Is this the year?

Is this the year? - image for article by Greg Alder

So, here’s the problem with new year resolutions. They lack resolve. Or rather, we do. Each January 1, we make a vague promise to ourselves. We know we’ve never kept any of these promises from new years past. In fact, by the end of January we’re likely to have forgotten what we resolved on the 1st. But this doesn’t stop us making a new resolution each year – or maybe rehashing unfulfilled ones from the past.

Making a new year resolution is like deciding to build a boat. Until you draw up plans, buy the timber and start construction, you won’t have a boat.

So, here’s a suggestion. If you have made a resolution, use your favourite project management program to create a calendar.

Establish the key milestones. Set deadlines. Break the project down into bite sized tasks. Track progress. Be as disciplined as if your resolution were a business project.

You might need help bring your resolution to fruition. Maybe you want to learn a new skill. Who can teach you that skill? Set researching online courses as a task. Set a deadline.

Set course selection as a second task. Give yourself a deadline.

Because many online courses are done at your own pace, set course completion as a third milestone.

Maybe you want to find groups who share your interest. Set this as another task with a deadline. Search Facebook for groups. Search the internet for forums.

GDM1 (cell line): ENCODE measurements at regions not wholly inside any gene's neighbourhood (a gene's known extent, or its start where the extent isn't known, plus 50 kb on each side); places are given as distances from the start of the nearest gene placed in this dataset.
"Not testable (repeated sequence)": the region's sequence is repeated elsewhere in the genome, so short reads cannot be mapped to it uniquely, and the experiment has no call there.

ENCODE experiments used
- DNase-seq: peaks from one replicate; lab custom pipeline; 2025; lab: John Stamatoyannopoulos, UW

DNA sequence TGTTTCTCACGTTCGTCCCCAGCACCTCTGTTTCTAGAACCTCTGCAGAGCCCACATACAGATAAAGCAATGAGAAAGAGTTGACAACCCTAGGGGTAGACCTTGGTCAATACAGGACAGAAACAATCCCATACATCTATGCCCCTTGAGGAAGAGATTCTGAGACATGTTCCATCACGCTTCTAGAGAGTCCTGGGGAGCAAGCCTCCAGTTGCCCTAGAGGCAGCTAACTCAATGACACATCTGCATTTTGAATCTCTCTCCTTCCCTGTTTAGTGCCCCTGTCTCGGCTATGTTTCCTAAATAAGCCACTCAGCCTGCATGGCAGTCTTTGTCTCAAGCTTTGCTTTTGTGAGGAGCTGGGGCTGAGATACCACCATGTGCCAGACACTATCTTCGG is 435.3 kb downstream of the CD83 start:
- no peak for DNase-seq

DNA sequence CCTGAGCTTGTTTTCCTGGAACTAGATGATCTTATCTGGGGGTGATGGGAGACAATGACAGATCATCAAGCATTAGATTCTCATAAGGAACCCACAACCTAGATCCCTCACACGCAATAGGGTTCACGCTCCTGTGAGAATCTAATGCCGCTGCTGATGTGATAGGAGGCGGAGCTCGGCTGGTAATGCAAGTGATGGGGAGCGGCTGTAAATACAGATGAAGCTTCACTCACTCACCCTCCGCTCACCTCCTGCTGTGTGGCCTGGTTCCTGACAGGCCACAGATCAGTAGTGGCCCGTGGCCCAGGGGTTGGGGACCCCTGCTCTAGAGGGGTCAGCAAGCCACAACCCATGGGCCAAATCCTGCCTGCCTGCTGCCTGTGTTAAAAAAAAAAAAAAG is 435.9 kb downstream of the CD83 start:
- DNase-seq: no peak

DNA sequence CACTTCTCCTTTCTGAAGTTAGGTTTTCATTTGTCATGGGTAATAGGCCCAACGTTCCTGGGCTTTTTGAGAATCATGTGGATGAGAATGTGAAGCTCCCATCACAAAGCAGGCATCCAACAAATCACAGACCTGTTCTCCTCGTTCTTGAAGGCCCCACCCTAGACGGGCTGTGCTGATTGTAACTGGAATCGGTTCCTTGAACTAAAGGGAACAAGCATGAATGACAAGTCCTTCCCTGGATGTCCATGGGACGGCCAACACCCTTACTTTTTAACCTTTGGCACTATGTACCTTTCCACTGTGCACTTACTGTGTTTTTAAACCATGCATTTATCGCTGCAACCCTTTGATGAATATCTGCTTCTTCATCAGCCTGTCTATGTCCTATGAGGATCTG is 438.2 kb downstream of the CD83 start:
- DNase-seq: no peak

If you need the physical support of others to realise your resolution, then build a project team for your resolution. Who do you invite to be part of your team? Others who share your interest. You might know them through your current circle of friends. Or you might find them through existing groups or forums. The people most likely to help you achieve your resolution are those who want to achieve it themselves. They might also be people who will benefit from your resolution or with specialist skills you lack. For example, if your resolution is to write a book, and you have a publisher as a friend, then ask for that person’s feedback on your book’s outline, the first chapter or completed manuscript.

Haven’t made a new year resolution? Nothing says it has to be made on January 1. What are you passionate about? What is something you wished you’d done when younger? (And now think you’re too old to start. You’re not!)

If you’ve always wanted to do something, but you’ve somehow failed to do it, 2018 might as well be the year you achieve it. Give it the attention and commitment it deserves. Treat it like a serious business project.

If you need a project management program, find the best here. For PCs: For Macs:

Photo by Kristopher Roller via Unsplash

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